The Society of Energy Professionals Respond to Auditor General's Gas Plant Report

Calls for evidence based planning to avoid costly mistakes

TORONTO, Oct. 8, 2013 /CNW/ - On the heels of the Ontario Auditor General's report on the cost of cancelling the Oakville gas plant, the Society of Energy Professionals says the key lesson from this episode is that the government's energy sector decisions must be evidence-based.

"Keeping the lights on isn't a left-wing or right-wing issue," said Scott Travers, president of the Society of Energy Professionals (The Society) and a professional engineer and market analyst, said in response to the scathing Auditor General's report. "The government should set its priorities and ensure that there is a process in place that uses evidence-based planning so the job is done right and for the lowest cost possible."

"As the billion-dollar price tag for cancellation of the Oakville gas plant shows, when politics get in the way of planning it costs every Ontarian a lot of money. The Auditor General's report is an opportunity for the government to refocus on a stable, evidence-based, long-term energy plan."

The Society - representing 8,300 Ontario energy professionals - was pleased to see Auditor General Bonnie Lysyk highlight the need for evidence-based decision-making in the energy sector. Ms. Lysyk found that had the government consulted the professionals at the Ontario Power Authority prior to committing to "make whole" TransCanada Energy Ltd, Ontarians could have saved hundreds of millions of dollars.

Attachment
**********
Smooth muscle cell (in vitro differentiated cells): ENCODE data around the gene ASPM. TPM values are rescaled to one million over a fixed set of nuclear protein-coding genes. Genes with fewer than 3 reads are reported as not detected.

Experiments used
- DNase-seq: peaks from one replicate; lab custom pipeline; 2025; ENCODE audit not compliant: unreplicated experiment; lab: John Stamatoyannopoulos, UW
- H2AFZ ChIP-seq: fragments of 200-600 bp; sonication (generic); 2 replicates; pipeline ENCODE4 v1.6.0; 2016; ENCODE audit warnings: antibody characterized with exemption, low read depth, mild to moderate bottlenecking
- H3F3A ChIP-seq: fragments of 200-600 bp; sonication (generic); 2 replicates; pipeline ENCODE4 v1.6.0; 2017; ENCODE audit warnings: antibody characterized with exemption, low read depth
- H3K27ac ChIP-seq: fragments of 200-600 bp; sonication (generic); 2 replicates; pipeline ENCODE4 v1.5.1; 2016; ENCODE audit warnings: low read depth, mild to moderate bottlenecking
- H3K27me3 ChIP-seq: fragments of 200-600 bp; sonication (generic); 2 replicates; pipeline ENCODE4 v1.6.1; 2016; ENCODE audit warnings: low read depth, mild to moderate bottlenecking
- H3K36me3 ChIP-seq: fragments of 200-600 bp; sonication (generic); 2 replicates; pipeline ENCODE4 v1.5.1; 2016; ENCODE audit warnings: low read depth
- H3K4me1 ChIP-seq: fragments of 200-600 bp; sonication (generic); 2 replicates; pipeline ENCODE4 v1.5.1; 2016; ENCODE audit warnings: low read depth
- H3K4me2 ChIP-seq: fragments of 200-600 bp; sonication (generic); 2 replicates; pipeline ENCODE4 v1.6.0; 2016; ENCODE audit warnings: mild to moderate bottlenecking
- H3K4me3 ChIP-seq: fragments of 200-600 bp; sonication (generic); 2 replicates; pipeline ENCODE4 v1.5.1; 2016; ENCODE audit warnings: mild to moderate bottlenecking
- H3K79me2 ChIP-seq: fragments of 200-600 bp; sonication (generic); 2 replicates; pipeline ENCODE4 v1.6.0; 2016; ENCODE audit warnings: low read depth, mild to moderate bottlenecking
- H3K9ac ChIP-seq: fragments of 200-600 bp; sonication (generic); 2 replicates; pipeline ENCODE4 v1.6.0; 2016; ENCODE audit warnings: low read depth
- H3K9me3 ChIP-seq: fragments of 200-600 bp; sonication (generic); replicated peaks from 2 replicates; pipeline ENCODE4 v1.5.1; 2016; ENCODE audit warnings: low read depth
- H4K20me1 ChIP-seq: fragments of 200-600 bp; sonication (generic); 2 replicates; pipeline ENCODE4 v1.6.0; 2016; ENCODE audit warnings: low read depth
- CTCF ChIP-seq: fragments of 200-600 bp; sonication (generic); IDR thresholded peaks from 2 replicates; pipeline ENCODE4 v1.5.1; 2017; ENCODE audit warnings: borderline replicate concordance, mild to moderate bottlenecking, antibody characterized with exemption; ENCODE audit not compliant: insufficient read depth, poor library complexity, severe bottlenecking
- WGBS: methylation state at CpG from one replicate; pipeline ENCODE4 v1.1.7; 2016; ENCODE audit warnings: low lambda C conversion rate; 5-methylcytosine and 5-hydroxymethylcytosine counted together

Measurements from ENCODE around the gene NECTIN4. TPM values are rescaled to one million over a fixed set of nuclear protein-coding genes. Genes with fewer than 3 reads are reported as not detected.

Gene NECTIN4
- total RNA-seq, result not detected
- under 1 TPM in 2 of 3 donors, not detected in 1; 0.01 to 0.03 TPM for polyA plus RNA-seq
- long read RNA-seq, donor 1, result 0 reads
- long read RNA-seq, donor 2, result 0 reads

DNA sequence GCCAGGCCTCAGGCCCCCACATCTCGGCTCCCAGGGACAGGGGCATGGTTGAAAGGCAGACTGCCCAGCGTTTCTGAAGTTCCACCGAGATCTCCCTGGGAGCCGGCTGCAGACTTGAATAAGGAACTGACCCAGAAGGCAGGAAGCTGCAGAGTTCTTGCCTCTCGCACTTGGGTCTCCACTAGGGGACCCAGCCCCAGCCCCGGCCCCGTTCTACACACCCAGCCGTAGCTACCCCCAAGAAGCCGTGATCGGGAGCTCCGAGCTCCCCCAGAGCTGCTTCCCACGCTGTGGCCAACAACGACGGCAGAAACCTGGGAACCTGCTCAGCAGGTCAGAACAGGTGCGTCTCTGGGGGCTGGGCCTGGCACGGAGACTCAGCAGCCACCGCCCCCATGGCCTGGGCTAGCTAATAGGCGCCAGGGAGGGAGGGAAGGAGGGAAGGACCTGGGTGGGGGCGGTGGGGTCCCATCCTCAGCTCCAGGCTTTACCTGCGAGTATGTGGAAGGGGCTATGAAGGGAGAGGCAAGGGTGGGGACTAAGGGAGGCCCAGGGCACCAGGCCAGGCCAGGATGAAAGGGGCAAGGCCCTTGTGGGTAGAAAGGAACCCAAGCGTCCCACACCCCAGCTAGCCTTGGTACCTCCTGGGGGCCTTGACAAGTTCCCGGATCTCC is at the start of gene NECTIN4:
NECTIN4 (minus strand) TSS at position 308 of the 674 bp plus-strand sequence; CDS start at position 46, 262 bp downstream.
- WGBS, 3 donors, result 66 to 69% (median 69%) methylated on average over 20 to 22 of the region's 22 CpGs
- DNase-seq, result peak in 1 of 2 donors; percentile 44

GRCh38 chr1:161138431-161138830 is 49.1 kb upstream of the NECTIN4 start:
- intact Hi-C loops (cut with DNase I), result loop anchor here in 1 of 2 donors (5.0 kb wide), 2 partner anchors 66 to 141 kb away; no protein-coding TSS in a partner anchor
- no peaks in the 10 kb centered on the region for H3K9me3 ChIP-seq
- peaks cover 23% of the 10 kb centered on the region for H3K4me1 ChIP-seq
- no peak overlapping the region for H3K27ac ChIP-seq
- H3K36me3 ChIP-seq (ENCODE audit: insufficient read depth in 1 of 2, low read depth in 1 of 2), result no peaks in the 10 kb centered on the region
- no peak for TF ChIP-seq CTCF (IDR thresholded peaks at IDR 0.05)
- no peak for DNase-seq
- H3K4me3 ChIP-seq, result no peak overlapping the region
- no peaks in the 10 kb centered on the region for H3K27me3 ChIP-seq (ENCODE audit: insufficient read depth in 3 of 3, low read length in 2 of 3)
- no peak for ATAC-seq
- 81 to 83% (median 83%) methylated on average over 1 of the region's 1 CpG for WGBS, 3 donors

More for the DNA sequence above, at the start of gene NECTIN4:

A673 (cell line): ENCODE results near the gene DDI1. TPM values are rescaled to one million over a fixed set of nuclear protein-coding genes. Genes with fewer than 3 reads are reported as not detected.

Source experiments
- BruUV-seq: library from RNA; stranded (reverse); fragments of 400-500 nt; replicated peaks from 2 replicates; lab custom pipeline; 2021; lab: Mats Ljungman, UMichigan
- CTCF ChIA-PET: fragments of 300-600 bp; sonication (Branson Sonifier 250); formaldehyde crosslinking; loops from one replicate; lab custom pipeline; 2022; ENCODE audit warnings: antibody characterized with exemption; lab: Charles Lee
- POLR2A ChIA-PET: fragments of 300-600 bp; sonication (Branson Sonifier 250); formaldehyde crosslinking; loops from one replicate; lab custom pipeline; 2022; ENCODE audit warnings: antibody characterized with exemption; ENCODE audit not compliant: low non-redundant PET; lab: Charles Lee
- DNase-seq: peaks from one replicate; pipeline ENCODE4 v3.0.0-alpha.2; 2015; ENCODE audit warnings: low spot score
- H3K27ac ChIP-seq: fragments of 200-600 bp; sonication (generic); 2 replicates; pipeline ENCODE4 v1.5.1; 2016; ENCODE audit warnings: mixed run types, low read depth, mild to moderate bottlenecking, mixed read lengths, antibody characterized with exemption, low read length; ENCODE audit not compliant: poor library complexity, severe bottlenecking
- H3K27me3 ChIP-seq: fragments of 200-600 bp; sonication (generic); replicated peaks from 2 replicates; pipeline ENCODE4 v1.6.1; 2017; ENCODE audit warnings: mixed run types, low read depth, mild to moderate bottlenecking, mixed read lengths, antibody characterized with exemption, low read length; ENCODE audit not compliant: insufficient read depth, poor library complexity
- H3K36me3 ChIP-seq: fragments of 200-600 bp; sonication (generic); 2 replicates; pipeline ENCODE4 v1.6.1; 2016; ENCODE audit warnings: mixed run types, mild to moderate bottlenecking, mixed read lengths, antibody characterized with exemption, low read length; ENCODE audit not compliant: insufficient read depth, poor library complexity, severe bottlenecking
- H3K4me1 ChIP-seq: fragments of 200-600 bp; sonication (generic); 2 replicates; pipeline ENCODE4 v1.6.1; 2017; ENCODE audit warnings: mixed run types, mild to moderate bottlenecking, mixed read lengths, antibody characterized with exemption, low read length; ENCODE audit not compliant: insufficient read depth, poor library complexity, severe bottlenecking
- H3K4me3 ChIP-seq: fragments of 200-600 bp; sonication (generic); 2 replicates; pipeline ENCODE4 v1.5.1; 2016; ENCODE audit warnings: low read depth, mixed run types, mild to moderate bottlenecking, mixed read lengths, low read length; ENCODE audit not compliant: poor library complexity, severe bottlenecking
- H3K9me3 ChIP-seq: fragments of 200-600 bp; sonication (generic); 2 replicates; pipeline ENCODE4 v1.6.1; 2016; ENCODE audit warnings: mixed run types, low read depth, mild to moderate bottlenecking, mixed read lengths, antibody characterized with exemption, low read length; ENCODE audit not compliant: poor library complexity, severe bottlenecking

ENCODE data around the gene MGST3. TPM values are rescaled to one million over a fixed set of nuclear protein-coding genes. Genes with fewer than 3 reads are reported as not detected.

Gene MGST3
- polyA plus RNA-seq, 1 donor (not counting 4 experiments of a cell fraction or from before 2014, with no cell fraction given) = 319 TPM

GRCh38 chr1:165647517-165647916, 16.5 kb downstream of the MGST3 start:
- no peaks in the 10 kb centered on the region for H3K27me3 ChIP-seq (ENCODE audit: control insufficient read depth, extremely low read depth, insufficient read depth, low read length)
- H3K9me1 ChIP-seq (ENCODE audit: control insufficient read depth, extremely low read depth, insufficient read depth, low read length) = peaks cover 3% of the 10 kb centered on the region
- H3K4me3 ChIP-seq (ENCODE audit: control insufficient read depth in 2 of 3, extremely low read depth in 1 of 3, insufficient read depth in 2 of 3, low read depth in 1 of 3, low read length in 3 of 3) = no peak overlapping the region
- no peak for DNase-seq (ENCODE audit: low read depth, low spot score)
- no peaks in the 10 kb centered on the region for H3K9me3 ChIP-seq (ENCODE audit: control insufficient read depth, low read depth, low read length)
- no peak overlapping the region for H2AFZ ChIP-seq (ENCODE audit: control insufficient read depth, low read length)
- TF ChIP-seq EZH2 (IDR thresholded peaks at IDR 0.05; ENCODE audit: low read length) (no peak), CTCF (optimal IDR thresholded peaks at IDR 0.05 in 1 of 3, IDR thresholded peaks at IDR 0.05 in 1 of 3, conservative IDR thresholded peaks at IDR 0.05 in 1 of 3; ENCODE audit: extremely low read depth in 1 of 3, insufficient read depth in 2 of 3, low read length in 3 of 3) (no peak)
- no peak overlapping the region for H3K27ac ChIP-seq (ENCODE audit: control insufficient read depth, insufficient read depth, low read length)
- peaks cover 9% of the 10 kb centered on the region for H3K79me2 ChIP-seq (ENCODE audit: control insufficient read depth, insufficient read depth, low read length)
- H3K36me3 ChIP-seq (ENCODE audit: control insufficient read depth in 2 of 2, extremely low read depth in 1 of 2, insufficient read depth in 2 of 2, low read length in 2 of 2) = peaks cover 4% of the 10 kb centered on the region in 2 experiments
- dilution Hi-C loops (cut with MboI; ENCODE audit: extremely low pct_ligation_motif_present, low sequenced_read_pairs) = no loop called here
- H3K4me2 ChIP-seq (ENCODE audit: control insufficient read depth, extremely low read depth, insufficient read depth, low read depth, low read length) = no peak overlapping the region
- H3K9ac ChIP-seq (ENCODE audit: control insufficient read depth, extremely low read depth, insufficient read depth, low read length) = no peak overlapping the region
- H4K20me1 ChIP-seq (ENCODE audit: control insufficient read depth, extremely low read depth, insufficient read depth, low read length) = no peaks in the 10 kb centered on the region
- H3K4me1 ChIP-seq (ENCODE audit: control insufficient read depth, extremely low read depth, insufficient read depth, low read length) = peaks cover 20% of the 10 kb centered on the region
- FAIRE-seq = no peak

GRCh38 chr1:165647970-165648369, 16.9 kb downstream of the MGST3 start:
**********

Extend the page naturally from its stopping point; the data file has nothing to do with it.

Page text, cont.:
Travers's comments come weeks after The Society called on the government to commit to long-term, evidence-based planning and decision-making for the energy sector in its submission to the Ministry of Energy's Long-term Energy Plan consultation.

The Society is also concerned about the impact of Bill 75 on the province's ability to deliver efficient, evidence-based energy programs. Given today's report, The Society is calling on the government to abandon these unhelpful changes to the long-term planning process that were embedded in the government's previous Independent Electricity Systems Operator-Ontario Power Authority merger legislation, Bill 75.

"The problem isn't with the merger itself, which might actually achieve efficiencies," said Travers. "Bill 75 included a lot of unnecessary baggage that would reduce the amount of public input, transparency and accountability in the planning process. We are confident that Minister Chiarelli, who was not involved in the drafting of Bill 75 or gas plant decision-making, will find a way of achieving institutional efficiencies without compromising the integrity of the planning process."

The Society of Energy Professionals represents 8,300 knowledge workers and supervisors employed by 13 employers that are responsible for the generation, transmission and regulation of energy in Ontario in both the broader public and private sectors.

SOURCE: The Society of Energy Professionals

For further information:


Scott Travers, President, The Society of Energy Professionals, (416) 729-8818

Adam Chaleff-Freudenthaler, Communications Officer, The Society of Energy Professionals, (647) 500-2394,


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